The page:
A man was there named Zacchaeus; he was a chief tax collector and was rich.
He was trying to see who Jesus was, but on account of the crowd he could not, because he was short in stature.
So he ran ahead and climbed a sycamore tree to see him, because he was going to pass that way.
When Jesus came to the place, he looked up and said to him, “Zacchaeus, hurry and come down; for I must stay at your house today.” So he hurried down and was happy to welcome him.

All who saw it began to grumble and said, “He has gone to be the guest of one who is a sinner.” Zacchaeus stood there and said to the Lord, “Look, half of my possessions, Lord, I will give to the poor; and if I have defrauded anyone of anything, I will pay back four times as much.”

Then Jesus said to him, “Today salvation has come to this house, because he too is a son of Abraham.  For the Son of Man came to seek out and to save the lost.” 

For Zacchaeus, a man in a line of work known to defraud citizens, pledges to give away half of his actual possessions and repay those he has taken from by four times.  Jesus affirms this action, redefining God’s Family through the inclusion of Zacchaeus–one who was lost and is now found.

*  *  *  *  *  *  *  *  *  *  *

The Hatred of Family and the Giving of Things

I find solace in many words of scripture, but I find little solace in these.  I am a white, heterosexual male who is married with children.  With my spouse, I own a house, a car, and many other things.  While I have far, far less than some people in this world, my relatively small graduate-student stipend places me in the top 9% of the world (see  I have wealth, I have privilege, and if I ever complete this doctorate degree, I will theoretically find a job that gives me a decent amount of power over the formation of young minds for years to come.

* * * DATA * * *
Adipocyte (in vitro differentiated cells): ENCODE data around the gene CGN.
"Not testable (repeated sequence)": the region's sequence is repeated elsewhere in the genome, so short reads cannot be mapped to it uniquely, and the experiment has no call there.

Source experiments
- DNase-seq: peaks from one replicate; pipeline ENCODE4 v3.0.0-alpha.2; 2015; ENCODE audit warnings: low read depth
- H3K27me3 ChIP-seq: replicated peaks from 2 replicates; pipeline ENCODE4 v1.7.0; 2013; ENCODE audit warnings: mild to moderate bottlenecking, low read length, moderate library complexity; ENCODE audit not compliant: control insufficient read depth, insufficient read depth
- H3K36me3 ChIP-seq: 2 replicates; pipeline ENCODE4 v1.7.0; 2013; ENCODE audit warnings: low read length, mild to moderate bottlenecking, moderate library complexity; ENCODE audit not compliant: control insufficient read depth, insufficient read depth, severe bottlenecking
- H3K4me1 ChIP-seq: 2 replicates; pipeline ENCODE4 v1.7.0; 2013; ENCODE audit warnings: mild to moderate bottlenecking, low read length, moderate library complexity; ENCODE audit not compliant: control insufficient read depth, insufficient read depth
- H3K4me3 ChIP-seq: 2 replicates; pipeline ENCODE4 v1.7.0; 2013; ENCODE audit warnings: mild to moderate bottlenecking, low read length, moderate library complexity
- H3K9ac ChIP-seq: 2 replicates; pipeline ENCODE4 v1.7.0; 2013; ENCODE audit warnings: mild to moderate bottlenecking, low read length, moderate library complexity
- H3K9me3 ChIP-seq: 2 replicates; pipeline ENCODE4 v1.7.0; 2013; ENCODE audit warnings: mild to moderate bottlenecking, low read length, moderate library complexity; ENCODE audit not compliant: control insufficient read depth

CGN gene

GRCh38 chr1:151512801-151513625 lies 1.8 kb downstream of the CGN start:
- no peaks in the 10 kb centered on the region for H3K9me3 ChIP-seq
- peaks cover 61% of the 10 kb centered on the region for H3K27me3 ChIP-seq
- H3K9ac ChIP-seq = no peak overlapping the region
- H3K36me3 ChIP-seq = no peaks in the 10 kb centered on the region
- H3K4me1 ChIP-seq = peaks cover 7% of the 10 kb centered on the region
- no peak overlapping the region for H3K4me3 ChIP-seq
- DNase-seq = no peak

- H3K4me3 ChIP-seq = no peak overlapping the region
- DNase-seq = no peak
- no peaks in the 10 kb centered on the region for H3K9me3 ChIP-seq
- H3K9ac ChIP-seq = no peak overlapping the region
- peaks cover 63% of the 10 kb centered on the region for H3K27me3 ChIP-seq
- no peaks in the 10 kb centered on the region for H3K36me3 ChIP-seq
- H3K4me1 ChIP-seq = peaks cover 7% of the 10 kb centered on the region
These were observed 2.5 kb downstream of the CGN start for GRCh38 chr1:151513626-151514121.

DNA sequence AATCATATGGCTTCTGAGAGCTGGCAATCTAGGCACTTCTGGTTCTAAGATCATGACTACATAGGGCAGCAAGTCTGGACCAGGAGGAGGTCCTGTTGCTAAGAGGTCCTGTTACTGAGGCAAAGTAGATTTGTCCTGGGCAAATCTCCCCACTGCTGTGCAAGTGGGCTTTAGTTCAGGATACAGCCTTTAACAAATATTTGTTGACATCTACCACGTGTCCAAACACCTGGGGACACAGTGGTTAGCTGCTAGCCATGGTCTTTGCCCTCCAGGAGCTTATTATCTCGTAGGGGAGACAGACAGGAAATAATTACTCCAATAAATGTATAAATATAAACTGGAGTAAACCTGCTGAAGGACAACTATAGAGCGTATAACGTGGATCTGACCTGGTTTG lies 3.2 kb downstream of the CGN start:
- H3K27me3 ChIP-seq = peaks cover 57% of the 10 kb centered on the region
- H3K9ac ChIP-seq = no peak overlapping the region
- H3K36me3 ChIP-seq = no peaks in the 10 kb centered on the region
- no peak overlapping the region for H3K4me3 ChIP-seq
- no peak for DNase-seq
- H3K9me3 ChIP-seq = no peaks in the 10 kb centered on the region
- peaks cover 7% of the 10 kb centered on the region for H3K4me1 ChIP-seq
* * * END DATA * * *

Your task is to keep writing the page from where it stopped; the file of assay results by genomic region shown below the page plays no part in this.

If the tax-collector Zacchaeus gave up half his possessions to find favor with Jesus, how much must I give?  What if I measure possessions not only in terms of things, but in terms of power, privilege, gender, societal status, class?  Then, tell me, how do I give up even half my possessions?

Is speaking for the powerless enough?  Is it enough to make the invisible visible?  To tell others of the lost of the world?

Despite my love for and full participation in the realms of the academy, I think such actions are vital for all academics who follow Christ, but I do not think they are enough.